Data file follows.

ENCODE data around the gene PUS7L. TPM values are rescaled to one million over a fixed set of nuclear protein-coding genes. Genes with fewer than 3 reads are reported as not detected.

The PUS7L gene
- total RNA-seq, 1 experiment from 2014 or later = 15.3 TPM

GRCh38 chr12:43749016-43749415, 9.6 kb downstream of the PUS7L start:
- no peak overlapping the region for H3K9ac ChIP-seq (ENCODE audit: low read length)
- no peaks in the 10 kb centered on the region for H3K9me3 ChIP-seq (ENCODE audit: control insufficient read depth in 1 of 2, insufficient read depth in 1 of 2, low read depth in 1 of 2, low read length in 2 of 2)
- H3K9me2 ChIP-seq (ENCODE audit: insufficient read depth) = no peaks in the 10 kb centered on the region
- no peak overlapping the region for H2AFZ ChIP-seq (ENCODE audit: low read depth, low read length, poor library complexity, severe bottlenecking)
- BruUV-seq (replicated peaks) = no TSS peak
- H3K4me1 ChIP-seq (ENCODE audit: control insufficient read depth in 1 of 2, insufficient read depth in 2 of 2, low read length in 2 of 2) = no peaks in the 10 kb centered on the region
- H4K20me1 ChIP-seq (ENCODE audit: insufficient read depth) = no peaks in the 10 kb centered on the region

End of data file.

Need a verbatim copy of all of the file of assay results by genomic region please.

ENCODE data around the gene PUS7L. TPM values are rescaled to one million over a fixed set of nuclear protein-coding genes. Genes with fewer than 3 reads are reported as not detected.

The PUS7L gene
- total RNA-seq, 1 experiment from 2014 or later = 15.3 TPM

GRCh38 chr12:43749016-43749415, 9.6 kb downstream of the PUS7L start:
- no peak overlapping the region for H3K9ac ChIP-seq (ENCODE audit: low read length)
- no peaks in the 10 kb centered on the region for H3K9me3 ChIP-seq (ENCODE audit: control insufficient read depth in 1 of 2, insufficient read depth in 1 of 2, low read depth in 1 of 2, low read length in 2 of 2)
- H3K9me2 ChIP-seq (ENCODE audit: insufficient read depth) = no peaks in the 10 kb centered on the region
- no peak overlapping the region for H2AFZ ChIP-seq (ENCODE audit: low read depth, low read length, poor library complexity, severe bottlenecking)
- BruUV-seq (replicated peaks) = no TSS peak
- H3K4me1 ChIP-seq (ENCODE audit: control insufficient read depth in 1 of 2, insufficient read depth in 2 of 2, low read length in 2 of 2) = no peaks in the 10 kb centered on the region
- H4K20me1 ChIP-seq (ENCODE audit: insufficient read depth) = no peaks in the 10 kb centered on the region